In the marine industry, energy efficiency has become a very important issue. This practice, which involves saving energy without sacrificing service levels, has become even more relevant due to the stringent requirements set by the International Maritime Organization (IMO) and the European Union (EU) to reduce greenhouse gas (GHG) emissions.
There are several ways to achieve more efficient energy consumption on board, but undoubtedly one of the most significant is to reduce the power used, both for navigation and for self-consumption of electricity. This can be achieved through a variety of approaches, such as improving drag, reducing sailing speed, optimizing routes and taking advantage of favorable conditions during the voyage. It should be noted that some methods have a greater impact than others in achieving this goal.
These power reductions not only lead to lower fuel consumption, but also result in lower GHG emissions. Thus, improving on-board energy efficiency contributes significantly to the reduction of gases such as carbon dioxide (CO2) and nitrogen oxides (NOx), although it still does not reach the total percentage required by the EU. Therefore, it is essential to implement both pre- and post-combustion actions, such as carbon capture and storage (CCS) and selective catalytic reduction (SCR) systems.
The SCR catalyst is an exhaust gas post-processing system that reduces pollutants by partially converting them into environmentally friendly compounds. This technology has been consolidated in the marine sector and has proven to be highly effective in reducing NOx emissions, thus complying with the strict requirements established by the IMO.
Carbon Capture Systems: An opportunity for emissions reduction
As for CCS, they are technologies designed to capture carbon dioxide (CO2). In the marine field, research and tests are being carried out to adapt and optimize different carbon capture technologies, such as pre-combustion capture and post-combustion capture. These technologies are in constant development and evolution.
In pre-combustion capture, the process consists of separating the CO2 from the natural gas prior to combustion. Using this method, the natural gas is broken down into hydrogen and CO2, with the hydrogen being used as fuel and the CO2 being captured and safely stored. This technology is currently under development in the marine sector, although it may require large amounts of energy and other resources, which could reduce its efficiency.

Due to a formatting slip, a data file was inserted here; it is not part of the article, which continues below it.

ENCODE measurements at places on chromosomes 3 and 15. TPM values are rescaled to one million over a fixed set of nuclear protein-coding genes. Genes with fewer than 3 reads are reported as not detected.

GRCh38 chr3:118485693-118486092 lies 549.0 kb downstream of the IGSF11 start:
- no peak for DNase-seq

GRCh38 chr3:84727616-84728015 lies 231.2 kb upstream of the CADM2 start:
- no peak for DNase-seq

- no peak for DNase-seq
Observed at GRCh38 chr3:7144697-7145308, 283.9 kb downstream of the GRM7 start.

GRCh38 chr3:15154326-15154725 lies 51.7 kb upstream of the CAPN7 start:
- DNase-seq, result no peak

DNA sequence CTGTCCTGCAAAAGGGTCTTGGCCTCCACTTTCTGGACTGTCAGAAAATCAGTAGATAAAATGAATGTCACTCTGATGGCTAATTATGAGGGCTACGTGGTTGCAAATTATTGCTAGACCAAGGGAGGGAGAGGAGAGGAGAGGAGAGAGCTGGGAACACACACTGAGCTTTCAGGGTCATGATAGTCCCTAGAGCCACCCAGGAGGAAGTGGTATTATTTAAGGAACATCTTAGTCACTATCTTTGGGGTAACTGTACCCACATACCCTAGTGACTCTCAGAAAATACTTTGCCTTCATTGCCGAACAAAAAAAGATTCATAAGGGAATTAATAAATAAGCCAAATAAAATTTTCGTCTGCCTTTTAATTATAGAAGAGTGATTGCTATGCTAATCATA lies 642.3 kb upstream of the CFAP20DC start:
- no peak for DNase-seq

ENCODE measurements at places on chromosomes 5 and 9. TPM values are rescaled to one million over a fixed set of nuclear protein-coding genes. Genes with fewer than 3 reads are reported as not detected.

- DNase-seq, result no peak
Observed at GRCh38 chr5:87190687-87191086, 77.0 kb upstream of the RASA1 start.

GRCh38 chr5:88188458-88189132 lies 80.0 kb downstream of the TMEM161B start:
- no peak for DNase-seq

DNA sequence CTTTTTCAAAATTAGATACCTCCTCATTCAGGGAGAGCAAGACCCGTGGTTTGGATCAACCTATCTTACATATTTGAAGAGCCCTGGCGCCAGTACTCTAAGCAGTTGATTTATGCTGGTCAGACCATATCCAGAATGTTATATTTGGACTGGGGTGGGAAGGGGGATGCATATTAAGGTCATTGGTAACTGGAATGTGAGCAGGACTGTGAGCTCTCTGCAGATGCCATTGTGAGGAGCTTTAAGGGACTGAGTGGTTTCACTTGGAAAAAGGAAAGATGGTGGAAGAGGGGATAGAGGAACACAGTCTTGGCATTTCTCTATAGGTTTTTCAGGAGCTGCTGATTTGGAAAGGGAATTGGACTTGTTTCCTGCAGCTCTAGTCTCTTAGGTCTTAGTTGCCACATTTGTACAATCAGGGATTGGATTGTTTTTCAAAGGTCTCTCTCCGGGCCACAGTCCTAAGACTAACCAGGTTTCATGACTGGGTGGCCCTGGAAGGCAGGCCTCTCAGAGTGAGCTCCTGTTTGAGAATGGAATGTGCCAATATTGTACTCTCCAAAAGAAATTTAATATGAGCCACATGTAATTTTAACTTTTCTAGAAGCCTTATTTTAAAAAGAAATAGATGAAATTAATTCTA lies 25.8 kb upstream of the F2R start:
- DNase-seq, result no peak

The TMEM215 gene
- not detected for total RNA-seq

For carbon dioxide post-combustion capture, there are three main technologies: absorption, membrane and cryogenic separation. In the marine sector, the most developed technologies are based on CO2 absorption and cryogenic separation. After passing through an exhaust gas cleaning system, which removes SOx and reduces its temperature, the gases undergo a chemical process in which they are mixed with a solvent that absorbs part of the CO2 present in them. The purified gases are cooled and released into the atmosphere.
On board, there are two options: either store the solvent with CO2 and manage it for sale as a solution in the CO2 market, or subject it to heat input to separate the solvent from the CO2. In this process, the solvent is recirculated to capture CO2 again, while the separated CO2 in gaseous form is cooled and treated in a liquefaction unit for storage in pressurized C-type tanks. The CO2 market is experiencing significant growth due to industries such as biofuels, cement and fertilizers, which require CO2 for their processes.
Energy optimization on board ships not only leads to considerable energy savings, but also plays a key role in protecting the environment and combating climate change. Thanks to innovations such as SCR catalysts and carbon capture systems, the maritime sector is in a privileged position to sail towards a cleaner and more sustainable future.
In Sener’s marine area, we believe that combining improved energy efficiency of ships with carbon capture systems helps to significantly reduce GHG emissions in the marine sector. All our projects are designed on this sustainable basis, as the environmental benefits they bring help to meet IMO and EU regulatory requirements related to energy efficiency improvement and emissions reduction.
María Ángeles López Castejón
Naval Architect and Oceanic Engineer from the UPM (Polytechnic University of Madrid) and certified professional Co-Active Coach. 25 years of experience as a Naval Architect in shipyards, technical offices and consultancies. She is currently a Project Manager specialized in Liquefied Natural Gas LNG, Biofuels and Hydrogen Installations, elaborating market studies, sustainability analysis, digitalization and energy efficiency of the fleet. She has participated in more than 50marine projects for shipowners around the world, of all types of cruise ships, ferries, bunkering vessels, asphalters, icebreakers, tankers, chemical tankers, tugboats, etc.